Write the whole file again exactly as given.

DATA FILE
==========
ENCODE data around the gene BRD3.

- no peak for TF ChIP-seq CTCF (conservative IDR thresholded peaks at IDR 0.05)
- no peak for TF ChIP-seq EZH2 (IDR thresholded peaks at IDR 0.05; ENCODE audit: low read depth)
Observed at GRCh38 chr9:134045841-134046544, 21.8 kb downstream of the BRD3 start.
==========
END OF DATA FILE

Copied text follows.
ENCODE data around the gene BRD3.

- no peak for TF ChIP-seq CTCF (conservative IDR thresholded peaks at IDR 0.05)
- no peak for TF ChIP-seq EZH2 (IDR thresholded peaks at IDR 0.05; ENCODE audit: low read depth)
Observed at GRCh38 chr9:134045841-134046544, 21.8 kb downstream of the BRD3 start.